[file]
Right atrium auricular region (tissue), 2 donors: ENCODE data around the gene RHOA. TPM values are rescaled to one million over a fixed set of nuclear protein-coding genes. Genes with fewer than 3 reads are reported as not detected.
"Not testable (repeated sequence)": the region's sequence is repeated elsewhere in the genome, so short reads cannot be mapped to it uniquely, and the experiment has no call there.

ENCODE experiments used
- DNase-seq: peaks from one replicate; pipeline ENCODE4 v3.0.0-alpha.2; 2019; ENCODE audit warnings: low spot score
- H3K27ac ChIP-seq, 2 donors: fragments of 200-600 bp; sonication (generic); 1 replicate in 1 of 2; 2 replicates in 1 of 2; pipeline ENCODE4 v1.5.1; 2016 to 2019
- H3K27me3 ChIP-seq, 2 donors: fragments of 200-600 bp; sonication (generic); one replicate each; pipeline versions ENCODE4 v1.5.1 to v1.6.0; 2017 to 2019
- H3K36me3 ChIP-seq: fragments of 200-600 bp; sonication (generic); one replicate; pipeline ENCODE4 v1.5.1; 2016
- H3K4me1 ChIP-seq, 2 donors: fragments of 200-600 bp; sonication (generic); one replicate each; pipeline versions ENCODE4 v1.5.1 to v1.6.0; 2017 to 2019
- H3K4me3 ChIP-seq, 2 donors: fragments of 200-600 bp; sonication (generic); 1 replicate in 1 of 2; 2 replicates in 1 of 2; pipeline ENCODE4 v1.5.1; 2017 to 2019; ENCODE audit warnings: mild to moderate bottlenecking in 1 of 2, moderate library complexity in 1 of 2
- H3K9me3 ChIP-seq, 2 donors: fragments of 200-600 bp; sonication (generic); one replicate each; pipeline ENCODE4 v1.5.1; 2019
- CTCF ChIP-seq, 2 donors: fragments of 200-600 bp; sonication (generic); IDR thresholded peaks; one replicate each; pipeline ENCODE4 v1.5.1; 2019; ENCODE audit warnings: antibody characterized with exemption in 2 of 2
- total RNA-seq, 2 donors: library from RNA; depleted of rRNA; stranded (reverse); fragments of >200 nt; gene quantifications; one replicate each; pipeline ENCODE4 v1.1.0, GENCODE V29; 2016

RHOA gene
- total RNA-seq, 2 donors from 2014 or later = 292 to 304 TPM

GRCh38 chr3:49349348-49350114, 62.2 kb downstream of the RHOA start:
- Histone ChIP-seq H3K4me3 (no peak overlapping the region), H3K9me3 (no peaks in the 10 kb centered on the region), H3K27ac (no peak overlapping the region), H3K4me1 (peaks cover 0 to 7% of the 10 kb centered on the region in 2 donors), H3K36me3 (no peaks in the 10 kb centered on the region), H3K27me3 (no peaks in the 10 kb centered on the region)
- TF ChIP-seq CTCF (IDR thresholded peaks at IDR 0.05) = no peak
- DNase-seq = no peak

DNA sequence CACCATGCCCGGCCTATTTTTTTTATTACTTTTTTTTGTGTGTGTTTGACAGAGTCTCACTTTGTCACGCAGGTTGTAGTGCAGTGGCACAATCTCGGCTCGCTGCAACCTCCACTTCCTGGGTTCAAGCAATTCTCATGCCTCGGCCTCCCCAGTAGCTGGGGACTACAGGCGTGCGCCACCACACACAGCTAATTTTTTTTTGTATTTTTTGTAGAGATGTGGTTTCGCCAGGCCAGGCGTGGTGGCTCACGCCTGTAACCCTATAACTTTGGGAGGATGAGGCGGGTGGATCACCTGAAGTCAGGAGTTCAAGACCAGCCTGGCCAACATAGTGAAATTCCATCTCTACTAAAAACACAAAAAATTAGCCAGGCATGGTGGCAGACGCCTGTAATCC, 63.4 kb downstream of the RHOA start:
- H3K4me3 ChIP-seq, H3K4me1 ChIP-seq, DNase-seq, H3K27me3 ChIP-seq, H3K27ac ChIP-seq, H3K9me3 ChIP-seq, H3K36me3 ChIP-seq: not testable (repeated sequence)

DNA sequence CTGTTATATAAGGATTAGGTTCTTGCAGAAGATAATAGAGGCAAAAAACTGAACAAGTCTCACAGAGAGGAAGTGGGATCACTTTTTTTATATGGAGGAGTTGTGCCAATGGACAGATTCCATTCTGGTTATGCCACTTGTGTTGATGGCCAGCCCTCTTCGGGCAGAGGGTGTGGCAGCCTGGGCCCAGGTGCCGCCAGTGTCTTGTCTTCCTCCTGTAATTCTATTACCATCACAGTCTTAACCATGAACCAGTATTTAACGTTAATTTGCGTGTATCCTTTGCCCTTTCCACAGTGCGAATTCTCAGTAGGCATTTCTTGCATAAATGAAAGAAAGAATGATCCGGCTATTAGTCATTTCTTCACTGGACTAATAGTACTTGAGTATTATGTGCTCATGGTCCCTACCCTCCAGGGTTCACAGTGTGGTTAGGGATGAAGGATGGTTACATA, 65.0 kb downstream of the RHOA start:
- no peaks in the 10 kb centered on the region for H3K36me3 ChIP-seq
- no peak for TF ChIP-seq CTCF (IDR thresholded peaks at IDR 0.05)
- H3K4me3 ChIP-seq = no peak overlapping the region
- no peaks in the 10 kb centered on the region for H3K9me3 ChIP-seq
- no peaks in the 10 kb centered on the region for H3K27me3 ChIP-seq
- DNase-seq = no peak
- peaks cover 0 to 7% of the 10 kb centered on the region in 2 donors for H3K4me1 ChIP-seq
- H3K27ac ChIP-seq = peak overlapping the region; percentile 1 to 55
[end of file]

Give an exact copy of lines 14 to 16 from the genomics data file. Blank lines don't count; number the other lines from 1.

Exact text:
- total RNA-seq, 2 donors from 2014 or later = 292 to 304 TPM

GRCh38 chr3:49349348-49350114, 62.2 kb downstream of the RHOA start:
- Histone ChIP-seq H3K4me3 (no peak overlapping the region), H3K9me3 (no peaks in the 10 kb centered on the region), H3K27ac (no peak overlapping the region), H3K4me1 (peaks cover 0 to 7% of the 10 kb centered on the region in 2 donors), H3K36me3 (no peaks in the 10 kb centered on the region), H3K27me3 (no peaks in the 10 kb centered on the region)